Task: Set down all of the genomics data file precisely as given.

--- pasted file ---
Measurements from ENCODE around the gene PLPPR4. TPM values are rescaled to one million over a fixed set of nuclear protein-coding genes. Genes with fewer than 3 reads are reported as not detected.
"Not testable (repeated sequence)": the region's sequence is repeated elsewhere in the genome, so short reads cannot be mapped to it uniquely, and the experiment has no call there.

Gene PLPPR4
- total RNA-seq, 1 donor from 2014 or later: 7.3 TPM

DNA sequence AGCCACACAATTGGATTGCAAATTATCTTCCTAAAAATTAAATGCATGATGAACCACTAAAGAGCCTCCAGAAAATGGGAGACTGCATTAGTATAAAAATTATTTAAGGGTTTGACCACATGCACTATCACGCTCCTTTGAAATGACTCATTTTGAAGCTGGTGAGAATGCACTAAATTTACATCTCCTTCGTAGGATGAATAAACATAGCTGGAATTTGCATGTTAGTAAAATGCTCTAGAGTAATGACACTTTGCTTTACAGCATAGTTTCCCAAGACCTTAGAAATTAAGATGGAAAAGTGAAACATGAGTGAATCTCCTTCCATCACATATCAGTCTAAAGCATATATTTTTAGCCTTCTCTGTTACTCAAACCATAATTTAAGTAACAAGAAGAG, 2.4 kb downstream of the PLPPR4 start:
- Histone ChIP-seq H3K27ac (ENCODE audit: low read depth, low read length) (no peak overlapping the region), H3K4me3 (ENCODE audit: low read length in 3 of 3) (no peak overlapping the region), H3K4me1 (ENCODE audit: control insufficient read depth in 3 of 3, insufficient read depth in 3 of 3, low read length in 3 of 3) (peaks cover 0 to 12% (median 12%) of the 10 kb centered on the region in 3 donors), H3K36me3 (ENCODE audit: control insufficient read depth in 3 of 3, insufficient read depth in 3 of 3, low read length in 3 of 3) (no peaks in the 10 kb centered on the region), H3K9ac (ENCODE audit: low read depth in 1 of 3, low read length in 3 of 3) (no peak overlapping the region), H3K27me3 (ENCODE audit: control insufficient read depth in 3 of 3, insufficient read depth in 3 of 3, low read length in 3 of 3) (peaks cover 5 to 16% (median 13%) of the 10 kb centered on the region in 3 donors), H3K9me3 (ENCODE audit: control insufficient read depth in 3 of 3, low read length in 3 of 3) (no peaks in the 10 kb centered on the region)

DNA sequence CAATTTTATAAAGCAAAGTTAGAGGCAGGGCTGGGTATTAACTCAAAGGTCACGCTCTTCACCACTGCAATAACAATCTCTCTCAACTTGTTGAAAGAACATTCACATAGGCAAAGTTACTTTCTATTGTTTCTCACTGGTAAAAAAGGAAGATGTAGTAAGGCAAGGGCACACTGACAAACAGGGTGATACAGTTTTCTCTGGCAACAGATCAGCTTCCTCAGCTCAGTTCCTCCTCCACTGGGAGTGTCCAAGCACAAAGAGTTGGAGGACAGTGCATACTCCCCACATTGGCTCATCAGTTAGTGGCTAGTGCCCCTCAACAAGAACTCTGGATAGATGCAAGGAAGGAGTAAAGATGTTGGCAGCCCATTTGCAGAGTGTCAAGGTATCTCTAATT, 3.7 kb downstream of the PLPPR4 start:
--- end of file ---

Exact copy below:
Measurements from ENCODE around the gene PLPPR4. TPM values are rescaled to one million over a fixed set of nuclear protein-coding genes. Genes with fewer than 3 reads are reported as not detected.
"Not testable (repeated sequence)": the region's sequence is repeated elsewhere in the genome, so short reads cannot be mapped to it uniquely, and the experiment has no call there.

Gene PLPPR4
- total RNA-seq, 1 donor from 2014 or later: 7.3 TPM

DNA sequence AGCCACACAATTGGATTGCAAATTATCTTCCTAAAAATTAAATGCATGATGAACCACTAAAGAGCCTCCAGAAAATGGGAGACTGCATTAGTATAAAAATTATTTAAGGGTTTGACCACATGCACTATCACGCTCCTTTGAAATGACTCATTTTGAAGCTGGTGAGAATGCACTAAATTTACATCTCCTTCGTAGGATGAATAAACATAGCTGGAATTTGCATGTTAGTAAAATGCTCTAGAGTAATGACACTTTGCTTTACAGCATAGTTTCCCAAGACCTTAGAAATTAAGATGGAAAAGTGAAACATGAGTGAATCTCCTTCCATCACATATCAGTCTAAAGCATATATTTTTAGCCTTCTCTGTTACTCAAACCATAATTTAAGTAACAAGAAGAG, 2.4 kb downstream of the PLPPR4 start:
- Histone ChIP-seq H3K27ac (ENCODE audit: low read depth, low read length) (no peak overlapping the region), H3K4me3 (ENCODE audit: low read length in 3 of 3) (no peak overlapping the region), H3K4me1 (ENCODE audit: control insufficient read depth in 3 of 3, insufficient read depth in 3 of 3, low read length in 3 of 3) (peaks cover 0 to 12% (median 12%) of the 10 kb centered on the region in 3 donors), H3K36me3 (ENCODE audit: control insufficient read depth in 3 of 3, insufficient read depth in 3 of 3, low read length in 3 of 3) (no peaks in the 10 kb centered on the region), H3K9ac (ENCODE audit: low read depth in 1 of 3, low read length in 3 of 3) (no peak overlapping the region), H3K27me3 (ENCODE audit: control insufficient read depth in 3 of 3, insufficient read depth in 3 of 3, low read length in 3 of 3) (peaks cover 5 to 16% (median 13%) of the 10 kb centered on the region in 3 donors), H3K9me3 (ENCODE audit: control insufficient read depth in 3 of 3, low read length in 3 of 3) (no peaks in the 10 kb centered on the region)

DNA sequence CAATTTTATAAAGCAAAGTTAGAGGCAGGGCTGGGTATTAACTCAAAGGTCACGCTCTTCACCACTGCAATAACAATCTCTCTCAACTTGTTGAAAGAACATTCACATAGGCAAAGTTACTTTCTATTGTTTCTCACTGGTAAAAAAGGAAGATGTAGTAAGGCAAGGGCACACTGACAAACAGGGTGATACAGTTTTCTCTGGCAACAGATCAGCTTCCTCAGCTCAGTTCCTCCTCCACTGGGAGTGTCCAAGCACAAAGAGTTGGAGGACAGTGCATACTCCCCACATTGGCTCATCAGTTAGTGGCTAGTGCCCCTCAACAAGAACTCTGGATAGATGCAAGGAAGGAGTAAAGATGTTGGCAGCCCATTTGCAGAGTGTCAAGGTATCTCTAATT, 3.7 kb downstream of the PLPPR4 start: